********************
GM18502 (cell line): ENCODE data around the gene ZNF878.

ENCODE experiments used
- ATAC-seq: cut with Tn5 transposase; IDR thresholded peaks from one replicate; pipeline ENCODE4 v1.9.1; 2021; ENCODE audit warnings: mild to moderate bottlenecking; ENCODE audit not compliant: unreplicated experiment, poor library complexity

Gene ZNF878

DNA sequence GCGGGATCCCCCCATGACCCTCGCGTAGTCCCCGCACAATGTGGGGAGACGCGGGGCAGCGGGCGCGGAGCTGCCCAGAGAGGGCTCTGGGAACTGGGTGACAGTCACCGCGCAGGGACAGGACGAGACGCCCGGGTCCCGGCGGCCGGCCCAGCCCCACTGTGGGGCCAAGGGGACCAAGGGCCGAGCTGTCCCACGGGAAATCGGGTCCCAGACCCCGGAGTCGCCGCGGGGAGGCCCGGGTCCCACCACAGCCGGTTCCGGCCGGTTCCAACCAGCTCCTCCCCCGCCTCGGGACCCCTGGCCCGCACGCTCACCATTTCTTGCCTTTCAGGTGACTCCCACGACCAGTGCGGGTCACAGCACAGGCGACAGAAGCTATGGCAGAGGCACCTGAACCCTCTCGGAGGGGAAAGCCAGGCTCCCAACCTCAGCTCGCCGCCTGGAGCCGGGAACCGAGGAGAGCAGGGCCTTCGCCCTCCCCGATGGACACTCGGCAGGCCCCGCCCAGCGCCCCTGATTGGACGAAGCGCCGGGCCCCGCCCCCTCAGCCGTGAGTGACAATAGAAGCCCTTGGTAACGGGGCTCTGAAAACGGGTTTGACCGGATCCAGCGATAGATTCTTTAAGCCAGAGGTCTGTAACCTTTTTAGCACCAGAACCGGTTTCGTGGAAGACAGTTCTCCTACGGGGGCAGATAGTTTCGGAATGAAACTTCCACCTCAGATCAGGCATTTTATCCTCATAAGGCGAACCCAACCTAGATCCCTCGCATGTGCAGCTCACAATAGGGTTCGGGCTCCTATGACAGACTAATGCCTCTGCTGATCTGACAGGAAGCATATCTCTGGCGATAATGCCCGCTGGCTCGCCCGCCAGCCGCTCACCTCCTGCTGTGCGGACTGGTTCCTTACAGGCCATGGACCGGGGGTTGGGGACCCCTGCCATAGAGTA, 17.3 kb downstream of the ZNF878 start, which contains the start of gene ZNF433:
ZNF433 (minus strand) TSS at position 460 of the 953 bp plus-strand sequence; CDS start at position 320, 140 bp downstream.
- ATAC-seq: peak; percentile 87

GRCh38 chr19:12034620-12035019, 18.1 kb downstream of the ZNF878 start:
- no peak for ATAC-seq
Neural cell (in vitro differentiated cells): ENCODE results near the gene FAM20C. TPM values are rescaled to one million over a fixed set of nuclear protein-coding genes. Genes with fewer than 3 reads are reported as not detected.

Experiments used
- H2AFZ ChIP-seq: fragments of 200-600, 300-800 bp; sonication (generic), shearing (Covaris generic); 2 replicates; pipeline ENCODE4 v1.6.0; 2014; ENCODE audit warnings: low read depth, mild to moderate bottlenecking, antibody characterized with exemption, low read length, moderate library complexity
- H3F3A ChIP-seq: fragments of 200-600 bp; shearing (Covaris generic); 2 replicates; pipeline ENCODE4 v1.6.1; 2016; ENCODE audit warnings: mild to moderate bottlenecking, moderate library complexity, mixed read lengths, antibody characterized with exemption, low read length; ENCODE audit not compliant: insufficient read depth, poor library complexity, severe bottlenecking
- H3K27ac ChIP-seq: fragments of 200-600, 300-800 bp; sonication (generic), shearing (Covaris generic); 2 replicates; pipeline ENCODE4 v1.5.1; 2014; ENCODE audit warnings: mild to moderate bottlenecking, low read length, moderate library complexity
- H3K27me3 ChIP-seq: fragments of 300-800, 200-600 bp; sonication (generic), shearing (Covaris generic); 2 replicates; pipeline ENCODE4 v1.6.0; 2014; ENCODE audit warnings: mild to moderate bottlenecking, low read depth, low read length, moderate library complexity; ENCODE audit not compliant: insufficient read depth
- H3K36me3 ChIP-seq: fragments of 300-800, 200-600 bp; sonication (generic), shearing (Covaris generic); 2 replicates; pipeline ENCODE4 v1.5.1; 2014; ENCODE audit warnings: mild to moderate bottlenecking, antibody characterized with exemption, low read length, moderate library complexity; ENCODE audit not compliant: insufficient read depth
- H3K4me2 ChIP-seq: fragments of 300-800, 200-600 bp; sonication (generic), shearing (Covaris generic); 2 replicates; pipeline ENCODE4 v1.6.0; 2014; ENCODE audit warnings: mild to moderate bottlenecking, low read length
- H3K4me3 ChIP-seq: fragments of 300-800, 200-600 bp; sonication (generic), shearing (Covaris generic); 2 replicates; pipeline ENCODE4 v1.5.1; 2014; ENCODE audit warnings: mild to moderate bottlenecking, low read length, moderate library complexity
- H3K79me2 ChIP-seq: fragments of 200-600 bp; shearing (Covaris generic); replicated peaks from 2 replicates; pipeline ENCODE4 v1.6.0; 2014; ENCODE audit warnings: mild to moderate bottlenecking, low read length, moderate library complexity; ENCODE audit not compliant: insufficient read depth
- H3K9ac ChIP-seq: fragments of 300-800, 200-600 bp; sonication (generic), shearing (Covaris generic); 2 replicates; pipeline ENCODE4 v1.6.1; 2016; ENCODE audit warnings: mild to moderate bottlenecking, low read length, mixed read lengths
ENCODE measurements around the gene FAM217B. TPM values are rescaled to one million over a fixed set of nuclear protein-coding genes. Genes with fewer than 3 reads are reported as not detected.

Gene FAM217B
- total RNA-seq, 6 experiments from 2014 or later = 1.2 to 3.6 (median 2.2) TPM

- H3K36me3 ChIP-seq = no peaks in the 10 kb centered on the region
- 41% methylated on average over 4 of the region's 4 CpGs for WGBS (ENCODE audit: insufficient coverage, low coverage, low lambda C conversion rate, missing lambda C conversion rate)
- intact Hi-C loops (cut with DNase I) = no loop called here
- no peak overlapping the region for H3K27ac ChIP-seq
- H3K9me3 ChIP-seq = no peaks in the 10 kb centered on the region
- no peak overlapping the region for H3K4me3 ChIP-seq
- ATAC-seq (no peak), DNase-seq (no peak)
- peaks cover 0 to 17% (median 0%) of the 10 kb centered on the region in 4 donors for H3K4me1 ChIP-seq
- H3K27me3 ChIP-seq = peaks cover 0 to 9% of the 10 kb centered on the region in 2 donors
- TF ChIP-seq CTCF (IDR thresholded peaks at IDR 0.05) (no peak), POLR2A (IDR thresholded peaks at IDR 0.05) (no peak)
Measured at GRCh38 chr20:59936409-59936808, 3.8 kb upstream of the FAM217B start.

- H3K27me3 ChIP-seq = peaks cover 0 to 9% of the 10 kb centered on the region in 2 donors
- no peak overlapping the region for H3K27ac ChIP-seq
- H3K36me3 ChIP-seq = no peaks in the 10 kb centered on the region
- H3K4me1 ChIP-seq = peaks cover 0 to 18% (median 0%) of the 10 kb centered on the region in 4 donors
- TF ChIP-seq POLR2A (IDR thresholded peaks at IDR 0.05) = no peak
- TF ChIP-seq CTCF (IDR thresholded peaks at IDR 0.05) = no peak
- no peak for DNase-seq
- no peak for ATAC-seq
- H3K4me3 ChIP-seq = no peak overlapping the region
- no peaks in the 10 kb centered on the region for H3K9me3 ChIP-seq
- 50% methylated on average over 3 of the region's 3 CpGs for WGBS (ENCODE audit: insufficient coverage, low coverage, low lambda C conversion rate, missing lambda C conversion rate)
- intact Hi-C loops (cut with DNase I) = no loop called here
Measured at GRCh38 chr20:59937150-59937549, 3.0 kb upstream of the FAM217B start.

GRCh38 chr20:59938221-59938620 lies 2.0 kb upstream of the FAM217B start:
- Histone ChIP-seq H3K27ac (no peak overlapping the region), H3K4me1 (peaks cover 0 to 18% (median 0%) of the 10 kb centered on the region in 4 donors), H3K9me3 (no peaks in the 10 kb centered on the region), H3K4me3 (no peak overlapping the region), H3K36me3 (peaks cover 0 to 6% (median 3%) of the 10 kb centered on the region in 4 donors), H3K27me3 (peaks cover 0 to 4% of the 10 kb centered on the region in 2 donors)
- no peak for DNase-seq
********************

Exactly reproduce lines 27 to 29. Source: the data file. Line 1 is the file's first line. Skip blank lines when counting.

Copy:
- no peak overlapping the region for H3K27ac ChIP-seq
- H3K9me3 ChIP-seq = no peaks in the 10 kb centered on the region
- no peak overlapping the region for H3K4me3 ChIP-seq